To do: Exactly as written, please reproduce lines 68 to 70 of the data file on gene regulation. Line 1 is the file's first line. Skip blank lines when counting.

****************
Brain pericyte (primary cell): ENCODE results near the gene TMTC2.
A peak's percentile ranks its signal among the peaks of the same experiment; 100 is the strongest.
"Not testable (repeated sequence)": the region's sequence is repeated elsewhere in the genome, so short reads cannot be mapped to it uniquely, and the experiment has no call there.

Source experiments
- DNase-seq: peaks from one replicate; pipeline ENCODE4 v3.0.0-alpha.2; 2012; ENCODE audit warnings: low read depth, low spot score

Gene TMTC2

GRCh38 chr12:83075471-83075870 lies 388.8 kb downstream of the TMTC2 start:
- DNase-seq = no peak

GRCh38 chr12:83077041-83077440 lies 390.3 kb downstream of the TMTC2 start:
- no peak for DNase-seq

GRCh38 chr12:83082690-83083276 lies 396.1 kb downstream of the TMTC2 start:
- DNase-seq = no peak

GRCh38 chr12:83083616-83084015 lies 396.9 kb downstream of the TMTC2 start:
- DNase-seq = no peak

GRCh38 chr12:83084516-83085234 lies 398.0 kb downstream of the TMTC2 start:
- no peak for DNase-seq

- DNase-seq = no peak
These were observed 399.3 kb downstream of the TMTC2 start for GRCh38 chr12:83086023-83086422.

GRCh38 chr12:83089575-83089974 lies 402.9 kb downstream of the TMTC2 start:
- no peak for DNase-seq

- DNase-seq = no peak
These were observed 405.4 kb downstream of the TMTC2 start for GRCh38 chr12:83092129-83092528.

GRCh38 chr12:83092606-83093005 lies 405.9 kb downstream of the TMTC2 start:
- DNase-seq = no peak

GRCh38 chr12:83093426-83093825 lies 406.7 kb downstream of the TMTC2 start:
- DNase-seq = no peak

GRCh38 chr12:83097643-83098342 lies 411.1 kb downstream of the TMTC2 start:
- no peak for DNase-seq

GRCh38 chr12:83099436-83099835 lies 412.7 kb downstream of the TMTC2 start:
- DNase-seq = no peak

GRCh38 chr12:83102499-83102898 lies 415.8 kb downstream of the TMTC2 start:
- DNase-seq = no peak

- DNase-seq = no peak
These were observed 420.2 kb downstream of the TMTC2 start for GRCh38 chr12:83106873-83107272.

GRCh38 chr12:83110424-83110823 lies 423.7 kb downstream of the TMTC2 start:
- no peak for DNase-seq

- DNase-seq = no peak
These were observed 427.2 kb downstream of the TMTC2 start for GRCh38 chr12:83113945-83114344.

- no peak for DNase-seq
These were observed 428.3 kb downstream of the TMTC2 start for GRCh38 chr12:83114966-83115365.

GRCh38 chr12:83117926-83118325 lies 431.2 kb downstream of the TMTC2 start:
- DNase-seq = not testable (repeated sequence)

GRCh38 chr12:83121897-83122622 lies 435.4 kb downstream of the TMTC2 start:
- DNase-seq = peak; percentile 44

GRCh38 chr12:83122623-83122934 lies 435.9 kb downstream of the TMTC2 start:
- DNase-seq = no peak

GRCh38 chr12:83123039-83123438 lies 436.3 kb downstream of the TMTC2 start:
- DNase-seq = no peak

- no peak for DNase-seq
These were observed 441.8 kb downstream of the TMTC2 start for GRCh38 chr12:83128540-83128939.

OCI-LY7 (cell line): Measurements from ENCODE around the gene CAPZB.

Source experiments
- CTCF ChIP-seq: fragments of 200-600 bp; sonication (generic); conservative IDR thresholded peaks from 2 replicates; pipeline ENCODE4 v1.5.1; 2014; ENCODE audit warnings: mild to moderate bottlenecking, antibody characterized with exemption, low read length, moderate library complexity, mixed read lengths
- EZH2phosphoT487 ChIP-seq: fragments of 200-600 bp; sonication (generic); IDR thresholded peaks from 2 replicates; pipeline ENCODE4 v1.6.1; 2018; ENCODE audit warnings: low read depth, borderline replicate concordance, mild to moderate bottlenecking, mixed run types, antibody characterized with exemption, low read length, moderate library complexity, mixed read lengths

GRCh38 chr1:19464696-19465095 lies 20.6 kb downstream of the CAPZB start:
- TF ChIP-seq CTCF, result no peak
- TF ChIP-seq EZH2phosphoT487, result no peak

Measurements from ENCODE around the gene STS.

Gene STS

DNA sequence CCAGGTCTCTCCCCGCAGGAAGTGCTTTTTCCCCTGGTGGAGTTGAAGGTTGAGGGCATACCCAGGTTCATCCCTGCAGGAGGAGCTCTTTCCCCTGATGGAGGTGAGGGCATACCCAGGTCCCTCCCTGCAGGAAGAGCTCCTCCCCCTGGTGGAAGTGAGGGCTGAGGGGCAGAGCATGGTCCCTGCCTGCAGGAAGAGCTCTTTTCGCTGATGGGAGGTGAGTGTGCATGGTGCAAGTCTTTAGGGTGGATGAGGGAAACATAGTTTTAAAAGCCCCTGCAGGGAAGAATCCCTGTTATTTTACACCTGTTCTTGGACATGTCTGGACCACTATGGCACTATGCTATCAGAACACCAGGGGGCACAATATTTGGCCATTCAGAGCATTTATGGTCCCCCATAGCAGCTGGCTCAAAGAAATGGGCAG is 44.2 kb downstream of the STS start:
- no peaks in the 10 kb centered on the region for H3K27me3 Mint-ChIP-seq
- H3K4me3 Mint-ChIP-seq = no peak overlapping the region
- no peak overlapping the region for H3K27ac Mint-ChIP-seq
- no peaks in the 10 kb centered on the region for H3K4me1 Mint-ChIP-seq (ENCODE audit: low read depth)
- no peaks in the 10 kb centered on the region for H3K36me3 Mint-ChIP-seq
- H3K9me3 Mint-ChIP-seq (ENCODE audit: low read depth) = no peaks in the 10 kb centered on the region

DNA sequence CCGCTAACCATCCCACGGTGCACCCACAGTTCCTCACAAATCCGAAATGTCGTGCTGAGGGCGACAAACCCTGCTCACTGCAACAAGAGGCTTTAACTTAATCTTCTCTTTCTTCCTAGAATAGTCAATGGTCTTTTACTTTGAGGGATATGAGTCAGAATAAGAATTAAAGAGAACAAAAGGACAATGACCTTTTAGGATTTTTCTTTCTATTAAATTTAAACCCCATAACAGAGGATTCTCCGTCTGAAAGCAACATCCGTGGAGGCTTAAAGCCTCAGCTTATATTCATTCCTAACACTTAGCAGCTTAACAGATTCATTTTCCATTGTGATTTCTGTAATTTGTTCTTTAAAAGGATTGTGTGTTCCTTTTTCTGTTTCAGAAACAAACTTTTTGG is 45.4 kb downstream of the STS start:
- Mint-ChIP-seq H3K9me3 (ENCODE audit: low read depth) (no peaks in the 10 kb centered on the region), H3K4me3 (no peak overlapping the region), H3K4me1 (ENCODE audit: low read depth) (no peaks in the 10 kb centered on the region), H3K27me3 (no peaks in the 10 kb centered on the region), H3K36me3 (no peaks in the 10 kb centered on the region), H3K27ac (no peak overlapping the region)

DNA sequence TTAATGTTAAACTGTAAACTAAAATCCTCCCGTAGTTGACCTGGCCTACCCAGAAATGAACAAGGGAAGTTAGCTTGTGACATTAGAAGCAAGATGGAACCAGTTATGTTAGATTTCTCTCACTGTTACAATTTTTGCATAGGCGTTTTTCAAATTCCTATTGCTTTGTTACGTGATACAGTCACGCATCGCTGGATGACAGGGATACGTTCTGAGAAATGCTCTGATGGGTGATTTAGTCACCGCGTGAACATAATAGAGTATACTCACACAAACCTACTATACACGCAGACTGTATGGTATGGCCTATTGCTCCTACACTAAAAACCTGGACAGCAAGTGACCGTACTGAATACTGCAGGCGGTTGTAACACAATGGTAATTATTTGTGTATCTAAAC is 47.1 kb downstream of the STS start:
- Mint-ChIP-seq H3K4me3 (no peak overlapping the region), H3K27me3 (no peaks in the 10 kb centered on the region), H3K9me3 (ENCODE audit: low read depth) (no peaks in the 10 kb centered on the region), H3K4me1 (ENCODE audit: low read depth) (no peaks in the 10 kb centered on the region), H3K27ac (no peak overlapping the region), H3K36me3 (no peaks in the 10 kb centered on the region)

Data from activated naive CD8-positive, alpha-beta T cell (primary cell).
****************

- Mint-ChIP-seq H3K9me3 (ENCODE audit: low read depth) (no peaks in the 10 kb centered on the region), H3K4me3 (no peak overlapping the region), H3K4me1 (ENCODE audit: low read depth) (no peaks in the 10 kb centered on the region), H3K27me3 (no peaks in the 10 kb centered on the region), H3K36me3 (no peaks in the 10 kb centered on the region), H3K27ac (no peak overlapping the region)

DNA sequence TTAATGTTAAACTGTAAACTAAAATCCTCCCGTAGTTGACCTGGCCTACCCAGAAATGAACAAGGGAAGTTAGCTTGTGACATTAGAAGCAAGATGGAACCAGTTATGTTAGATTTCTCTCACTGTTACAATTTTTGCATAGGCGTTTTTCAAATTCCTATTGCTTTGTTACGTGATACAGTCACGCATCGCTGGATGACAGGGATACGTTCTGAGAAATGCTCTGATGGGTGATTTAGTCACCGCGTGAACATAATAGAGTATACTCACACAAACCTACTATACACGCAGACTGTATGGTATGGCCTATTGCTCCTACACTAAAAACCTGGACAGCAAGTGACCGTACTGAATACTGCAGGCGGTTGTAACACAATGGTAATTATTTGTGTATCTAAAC is 47.1 kb downstream of the STS start:
- Mint-ChIP-seq H3K4me3 (no peak overlapping the region), H3K27me3 (no peaks in the 10 kb centered on the region), H3K9me3 (ENCODE audit: low read depth) (no peaks in the 10 kb centered on the region), H3K4me1 (ENCODE audit: low read depth) (no peaks in the 10 kb centered on the region), H3K27ac (no peak overlapping the region), H3K36me3 (no peaks in the 10 kb centered on the region)